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Posts Tagged ‘Twitter’

  • ZunZuneo and Ethics in Technology for Democracy

    New York | By on May 29, 2014 | Comments Off on ZunZuneo and Ethics in Technology for Democracy

    Last week’s Technology Salon New York City touched on ethics in technology for democracy initiatives. We heard from lead discussants Malavika Jayaram, Berkman Center for Internet and Society; Ivan Sigal, Global Voices; and Amilcar Priestley, Afrolatin@ Project. Though the topic was catalyzed by the Associated Press’ article on ‘Zunzuneo’ (a.k.a. ‘Cuban Twitter’) and subsequent discussions in the press and elsewhere, we aimed to cover some of the wider…

  • Tweet Tweet! Cuban Twitter and its Implications for ICT4D

    Washington DC | By on May 6, 2014 | Comments Off on Tweet Tweet! Cuban Twitter and its Implications for ICT4D

    On April 4, the Associated Press released a story about the ICT project in Cuba, reporting that the pseudo-Twitter platform, ZunZuneo, was a covert program created with the intention to ‘stir unrest’. USAID maintains the platform was created to facilitate conversation between Cuban citizens, and approved by the Government Accountability Office. (USAID refutes eight facts…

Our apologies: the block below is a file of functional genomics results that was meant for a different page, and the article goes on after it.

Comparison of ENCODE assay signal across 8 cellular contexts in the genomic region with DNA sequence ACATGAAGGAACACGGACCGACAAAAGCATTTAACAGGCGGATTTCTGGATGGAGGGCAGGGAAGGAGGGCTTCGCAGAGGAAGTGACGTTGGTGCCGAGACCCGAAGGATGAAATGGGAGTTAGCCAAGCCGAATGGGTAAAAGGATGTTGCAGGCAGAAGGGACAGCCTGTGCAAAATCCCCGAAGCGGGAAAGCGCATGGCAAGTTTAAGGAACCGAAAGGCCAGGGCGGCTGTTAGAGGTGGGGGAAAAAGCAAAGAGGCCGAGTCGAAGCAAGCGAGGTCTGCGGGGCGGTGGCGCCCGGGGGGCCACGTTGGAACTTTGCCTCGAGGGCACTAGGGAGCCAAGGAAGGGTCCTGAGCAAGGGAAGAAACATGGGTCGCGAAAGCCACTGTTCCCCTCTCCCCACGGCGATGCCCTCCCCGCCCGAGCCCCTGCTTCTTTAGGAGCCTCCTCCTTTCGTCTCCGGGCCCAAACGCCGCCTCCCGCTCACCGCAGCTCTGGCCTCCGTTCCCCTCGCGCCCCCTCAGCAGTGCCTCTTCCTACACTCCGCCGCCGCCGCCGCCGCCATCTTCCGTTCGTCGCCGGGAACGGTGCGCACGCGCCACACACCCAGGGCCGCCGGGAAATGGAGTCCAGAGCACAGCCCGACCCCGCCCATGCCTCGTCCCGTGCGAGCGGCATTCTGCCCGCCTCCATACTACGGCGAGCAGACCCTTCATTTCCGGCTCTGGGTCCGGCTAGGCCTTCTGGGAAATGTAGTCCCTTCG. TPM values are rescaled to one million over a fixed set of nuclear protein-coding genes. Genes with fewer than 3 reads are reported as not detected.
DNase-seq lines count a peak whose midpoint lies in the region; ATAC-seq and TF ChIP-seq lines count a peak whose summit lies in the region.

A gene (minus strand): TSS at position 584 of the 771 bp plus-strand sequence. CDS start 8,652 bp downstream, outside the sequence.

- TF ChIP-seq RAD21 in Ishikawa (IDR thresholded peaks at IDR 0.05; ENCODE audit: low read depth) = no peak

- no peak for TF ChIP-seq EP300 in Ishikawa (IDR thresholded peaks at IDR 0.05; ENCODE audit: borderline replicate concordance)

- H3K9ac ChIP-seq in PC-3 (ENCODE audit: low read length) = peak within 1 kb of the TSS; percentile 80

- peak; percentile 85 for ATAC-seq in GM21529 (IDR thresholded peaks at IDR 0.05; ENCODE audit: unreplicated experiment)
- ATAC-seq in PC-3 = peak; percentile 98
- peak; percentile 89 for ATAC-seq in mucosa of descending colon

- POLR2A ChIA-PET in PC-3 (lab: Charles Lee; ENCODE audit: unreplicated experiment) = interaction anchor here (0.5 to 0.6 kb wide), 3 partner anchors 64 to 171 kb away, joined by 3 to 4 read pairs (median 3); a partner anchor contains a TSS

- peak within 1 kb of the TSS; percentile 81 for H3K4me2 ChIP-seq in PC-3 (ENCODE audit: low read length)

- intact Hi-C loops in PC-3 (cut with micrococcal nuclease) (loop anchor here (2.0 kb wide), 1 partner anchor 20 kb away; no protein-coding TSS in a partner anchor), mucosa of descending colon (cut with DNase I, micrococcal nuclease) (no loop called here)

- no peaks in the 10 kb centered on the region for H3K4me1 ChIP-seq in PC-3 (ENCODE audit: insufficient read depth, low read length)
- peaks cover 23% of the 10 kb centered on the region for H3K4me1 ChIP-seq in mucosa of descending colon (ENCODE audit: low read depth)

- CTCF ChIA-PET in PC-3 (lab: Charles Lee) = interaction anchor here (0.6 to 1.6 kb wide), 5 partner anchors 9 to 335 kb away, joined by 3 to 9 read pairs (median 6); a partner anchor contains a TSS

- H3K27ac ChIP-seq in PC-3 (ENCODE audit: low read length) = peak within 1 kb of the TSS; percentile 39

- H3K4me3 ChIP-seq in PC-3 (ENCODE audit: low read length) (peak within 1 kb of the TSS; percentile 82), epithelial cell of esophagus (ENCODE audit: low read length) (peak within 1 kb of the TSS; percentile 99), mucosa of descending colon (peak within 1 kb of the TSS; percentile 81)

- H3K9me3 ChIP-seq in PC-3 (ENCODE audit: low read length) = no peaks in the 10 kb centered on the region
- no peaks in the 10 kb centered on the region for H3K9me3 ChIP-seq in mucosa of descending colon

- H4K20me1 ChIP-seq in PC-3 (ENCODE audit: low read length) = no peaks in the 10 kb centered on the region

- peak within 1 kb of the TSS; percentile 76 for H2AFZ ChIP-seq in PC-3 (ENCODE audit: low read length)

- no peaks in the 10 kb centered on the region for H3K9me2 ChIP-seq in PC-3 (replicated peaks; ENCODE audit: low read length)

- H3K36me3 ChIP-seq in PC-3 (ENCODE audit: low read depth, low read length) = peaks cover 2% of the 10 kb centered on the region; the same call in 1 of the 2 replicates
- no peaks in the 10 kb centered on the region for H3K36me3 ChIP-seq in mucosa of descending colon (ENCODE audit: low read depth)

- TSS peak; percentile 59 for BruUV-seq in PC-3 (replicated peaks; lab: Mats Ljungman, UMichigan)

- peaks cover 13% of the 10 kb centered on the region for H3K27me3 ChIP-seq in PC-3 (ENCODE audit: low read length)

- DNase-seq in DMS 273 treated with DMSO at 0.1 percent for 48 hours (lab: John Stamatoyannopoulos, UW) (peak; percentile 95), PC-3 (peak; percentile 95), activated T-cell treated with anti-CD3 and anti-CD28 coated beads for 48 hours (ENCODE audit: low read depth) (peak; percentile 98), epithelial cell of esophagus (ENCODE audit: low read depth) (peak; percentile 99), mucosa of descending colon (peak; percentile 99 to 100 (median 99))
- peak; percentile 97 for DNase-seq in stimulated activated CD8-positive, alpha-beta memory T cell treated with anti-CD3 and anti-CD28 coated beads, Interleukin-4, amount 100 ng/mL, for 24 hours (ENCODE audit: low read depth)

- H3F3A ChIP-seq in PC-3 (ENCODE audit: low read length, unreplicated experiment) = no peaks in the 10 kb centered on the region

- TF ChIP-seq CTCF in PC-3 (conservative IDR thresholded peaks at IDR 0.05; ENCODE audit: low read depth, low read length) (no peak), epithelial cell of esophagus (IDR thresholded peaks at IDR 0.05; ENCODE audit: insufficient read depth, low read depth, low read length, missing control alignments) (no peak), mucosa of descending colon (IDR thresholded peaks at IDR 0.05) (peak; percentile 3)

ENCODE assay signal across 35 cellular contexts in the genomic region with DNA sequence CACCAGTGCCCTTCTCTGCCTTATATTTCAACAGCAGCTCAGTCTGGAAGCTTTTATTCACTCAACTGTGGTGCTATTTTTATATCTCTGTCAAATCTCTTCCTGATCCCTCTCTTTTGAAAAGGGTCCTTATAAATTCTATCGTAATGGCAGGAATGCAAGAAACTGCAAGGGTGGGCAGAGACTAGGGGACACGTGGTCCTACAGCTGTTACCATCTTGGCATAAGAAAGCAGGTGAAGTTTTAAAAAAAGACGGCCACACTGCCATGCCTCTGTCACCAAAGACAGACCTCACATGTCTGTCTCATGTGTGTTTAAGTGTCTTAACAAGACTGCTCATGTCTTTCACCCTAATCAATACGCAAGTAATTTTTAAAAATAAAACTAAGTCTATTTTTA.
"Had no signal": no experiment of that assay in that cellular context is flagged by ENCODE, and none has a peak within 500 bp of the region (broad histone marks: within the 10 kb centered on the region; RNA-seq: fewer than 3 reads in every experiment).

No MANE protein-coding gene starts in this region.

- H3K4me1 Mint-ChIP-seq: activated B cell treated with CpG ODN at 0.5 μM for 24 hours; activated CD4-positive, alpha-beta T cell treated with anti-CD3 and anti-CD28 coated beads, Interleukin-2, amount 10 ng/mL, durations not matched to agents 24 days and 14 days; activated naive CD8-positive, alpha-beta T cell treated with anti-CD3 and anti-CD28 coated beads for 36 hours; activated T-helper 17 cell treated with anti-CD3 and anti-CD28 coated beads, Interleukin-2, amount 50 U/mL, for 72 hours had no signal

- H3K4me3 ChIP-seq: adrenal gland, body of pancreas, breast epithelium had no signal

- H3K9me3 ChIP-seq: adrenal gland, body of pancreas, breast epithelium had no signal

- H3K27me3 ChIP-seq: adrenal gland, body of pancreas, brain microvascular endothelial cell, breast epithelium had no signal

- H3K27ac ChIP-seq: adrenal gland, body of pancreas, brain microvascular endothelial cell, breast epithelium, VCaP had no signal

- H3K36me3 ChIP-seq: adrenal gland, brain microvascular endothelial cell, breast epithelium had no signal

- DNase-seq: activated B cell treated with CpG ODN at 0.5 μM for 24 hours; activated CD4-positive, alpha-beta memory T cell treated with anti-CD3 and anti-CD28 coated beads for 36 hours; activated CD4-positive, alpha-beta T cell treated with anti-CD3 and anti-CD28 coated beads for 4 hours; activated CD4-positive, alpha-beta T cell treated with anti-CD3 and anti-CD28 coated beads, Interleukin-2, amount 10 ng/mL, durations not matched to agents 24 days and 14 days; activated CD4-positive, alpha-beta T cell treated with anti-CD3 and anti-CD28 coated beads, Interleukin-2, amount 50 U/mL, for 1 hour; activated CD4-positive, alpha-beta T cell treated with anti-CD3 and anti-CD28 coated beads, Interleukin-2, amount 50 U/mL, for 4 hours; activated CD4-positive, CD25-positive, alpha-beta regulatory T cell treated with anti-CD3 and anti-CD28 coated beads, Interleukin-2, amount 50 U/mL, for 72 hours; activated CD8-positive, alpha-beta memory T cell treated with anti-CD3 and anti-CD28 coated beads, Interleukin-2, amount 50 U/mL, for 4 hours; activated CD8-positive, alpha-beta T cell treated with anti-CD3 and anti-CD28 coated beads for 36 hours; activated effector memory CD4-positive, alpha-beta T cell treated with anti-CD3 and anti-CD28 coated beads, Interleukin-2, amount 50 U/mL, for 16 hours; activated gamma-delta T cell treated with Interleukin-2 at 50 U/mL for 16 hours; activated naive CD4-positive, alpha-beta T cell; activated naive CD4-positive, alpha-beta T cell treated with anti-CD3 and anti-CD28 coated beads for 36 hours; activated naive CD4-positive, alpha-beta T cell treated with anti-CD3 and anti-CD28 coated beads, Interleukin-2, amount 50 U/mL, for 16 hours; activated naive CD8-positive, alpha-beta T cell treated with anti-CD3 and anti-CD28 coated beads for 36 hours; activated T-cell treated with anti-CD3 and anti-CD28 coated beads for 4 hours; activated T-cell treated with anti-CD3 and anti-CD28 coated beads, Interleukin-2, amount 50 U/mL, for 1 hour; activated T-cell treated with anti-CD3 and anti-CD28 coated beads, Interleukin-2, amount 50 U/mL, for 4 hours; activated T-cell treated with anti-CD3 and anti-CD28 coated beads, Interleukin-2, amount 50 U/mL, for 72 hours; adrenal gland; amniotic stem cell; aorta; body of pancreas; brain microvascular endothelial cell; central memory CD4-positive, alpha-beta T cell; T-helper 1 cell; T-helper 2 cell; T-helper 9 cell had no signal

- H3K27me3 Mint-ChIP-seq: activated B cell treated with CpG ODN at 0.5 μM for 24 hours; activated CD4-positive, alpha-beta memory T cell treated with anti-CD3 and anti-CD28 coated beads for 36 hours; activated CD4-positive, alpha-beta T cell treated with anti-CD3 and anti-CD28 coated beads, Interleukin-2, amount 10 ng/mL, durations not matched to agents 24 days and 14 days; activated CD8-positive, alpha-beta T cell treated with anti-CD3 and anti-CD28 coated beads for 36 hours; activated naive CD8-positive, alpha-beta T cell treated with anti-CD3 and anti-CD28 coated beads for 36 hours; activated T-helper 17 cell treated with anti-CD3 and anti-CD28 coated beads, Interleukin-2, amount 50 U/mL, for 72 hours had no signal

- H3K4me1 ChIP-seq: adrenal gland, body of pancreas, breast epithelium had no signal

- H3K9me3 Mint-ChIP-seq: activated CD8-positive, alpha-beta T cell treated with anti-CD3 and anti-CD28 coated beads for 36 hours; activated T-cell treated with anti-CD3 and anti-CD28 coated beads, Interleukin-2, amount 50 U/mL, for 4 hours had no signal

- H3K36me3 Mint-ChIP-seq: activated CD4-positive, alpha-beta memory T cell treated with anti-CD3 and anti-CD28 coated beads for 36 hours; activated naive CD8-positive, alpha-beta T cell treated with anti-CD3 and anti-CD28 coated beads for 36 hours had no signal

• You Need a Social Media Strategy in International Development

    Washington DC | By on June 18, 2013 | Comments Off on You Need a Social Media Strategy in International Development

    In the next few years, another 2 billion people will be coming online; transforming the Internet from what once was an elite network of the world’s privileged to a democratizer of information and power. This wave of new users will mainly enter the Internet via mobile phones on social networks.

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  • In a recent Twitter exchange, James BonTempo asked a very pertinent question about the current mHealth buzz:

    mhealth
    The only mHealth definition? (Img: DataDyne)

    Should definition of #mHealth include devices (wondering specifically about netbooks) or simply the concept of mobility?

    He followed up his initial query with a simple poll that asked if mHealth should include a list of specific platforms or just the concept of mobility. So far, Twitterers agree, the “m” in mHealth should represent mobility, regardless of form factor.

    But that’s different from the general notion of mHelth, represented by the mHealth Wikipedia entry, which focuses on equipment “mHealth is a recent term for medical and public health practice supported by mobile devices, such as mobile phones, patient monitoring devices, PDAs, and other wireless devices”

    In our next Technology Salon, we’ll explore what the “m” in mHealth means for those who actually practice mHelath, with these field-experienced experts: